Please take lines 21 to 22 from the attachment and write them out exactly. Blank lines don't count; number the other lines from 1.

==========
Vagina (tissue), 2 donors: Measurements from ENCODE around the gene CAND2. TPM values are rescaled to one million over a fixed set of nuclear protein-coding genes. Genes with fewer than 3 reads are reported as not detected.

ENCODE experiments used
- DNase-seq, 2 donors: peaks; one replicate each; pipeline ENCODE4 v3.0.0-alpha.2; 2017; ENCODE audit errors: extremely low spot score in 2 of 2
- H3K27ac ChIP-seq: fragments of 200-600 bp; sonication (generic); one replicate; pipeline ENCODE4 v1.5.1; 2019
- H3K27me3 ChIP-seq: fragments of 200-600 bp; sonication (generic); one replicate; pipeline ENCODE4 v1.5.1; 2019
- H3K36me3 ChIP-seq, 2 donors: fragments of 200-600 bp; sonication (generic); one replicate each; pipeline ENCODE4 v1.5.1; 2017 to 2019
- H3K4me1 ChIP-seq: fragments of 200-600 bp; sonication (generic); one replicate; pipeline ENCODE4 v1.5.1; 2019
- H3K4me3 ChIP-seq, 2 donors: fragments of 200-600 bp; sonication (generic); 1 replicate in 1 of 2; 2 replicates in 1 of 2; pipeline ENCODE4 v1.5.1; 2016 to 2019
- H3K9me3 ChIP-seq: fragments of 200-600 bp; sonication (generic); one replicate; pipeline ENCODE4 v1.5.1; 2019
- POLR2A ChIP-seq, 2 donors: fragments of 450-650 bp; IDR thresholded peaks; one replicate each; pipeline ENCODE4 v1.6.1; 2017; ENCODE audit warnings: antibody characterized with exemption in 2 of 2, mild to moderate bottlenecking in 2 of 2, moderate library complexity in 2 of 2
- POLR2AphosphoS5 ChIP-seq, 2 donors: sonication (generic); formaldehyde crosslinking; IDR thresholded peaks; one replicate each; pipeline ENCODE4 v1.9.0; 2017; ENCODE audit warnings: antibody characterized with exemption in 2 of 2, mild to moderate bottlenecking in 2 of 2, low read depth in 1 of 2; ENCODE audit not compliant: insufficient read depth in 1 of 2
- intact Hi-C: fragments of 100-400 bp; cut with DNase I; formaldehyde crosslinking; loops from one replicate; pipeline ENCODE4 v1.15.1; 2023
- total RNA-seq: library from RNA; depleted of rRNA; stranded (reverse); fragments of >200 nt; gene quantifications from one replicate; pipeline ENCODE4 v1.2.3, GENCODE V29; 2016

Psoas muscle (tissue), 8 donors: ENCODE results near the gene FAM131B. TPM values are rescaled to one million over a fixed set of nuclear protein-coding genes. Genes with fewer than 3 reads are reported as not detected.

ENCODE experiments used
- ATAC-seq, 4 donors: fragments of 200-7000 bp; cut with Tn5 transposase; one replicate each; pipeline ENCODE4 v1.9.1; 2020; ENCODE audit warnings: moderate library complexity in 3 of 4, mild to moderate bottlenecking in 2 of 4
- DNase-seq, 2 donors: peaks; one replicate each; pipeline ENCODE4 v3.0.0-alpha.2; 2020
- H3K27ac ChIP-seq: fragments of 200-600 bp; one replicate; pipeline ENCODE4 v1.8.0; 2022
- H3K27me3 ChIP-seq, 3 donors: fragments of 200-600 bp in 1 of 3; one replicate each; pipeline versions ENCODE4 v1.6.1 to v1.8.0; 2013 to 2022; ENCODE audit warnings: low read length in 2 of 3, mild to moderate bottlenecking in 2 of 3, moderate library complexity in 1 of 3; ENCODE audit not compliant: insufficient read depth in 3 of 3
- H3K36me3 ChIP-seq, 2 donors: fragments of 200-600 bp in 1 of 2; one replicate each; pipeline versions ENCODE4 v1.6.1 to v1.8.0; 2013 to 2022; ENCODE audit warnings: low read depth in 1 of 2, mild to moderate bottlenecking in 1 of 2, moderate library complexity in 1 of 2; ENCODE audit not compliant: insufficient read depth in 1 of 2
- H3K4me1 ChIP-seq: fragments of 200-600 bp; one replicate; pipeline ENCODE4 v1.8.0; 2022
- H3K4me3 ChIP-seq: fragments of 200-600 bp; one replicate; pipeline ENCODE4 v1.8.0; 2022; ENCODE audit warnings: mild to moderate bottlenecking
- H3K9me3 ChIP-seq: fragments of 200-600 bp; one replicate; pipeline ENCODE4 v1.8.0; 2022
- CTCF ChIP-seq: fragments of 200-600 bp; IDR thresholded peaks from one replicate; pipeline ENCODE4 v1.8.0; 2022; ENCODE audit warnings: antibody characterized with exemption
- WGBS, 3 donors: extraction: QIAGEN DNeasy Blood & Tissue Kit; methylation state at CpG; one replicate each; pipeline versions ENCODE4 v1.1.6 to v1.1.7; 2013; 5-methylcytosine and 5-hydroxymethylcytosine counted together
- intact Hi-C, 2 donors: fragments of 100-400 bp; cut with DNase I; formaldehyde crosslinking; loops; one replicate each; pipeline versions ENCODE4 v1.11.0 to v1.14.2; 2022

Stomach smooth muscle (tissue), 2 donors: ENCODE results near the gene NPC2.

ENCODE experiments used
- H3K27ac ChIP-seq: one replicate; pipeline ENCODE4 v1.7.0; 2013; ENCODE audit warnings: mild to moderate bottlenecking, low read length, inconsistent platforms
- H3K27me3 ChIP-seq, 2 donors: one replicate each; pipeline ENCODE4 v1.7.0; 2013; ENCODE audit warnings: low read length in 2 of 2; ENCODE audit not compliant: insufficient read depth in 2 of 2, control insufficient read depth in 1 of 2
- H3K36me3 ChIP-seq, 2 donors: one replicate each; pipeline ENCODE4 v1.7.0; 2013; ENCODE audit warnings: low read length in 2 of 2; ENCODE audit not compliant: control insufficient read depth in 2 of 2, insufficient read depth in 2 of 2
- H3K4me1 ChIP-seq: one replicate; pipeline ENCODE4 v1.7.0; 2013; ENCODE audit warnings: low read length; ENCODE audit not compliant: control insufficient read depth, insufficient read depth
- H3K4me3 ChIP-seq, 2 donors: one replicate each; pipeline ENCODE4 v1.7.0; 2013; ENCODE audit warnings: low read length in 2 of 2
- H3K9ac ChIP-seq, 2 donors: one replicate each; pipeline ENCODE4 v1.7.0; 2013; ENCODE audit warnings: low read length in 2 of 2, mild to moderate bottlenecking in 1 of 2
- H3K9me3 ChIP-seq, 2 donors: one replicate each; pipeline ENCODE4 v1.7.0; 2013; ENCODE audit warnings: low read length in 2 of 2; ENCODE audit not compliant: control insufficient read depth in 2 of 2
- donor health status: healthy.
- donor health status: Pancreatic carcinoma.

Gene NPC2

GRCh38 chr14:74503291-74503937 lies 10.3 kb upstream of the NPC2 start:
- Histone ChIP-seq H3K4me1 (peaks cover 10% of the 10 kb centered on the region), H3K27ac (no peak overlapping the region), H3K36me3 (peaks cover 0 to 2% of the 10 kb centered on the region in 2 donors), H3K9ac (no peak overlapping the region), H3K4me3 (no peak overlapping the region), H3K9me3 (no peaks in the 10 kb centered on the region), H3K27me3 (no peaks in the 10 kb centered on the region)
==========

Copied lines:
- H3K4me1 ChIP-seq: fragments of 200-600 bp; one replicate; pipeline ENCODE4 v1.8.0; 2022
- H3K4me3 ChIP-seq: fragments of 200-600 bp; one replicate; pipeline ENCODE4 v1.8.0; 2022; ENCODE audit warnings: mild to moderate bottlenecking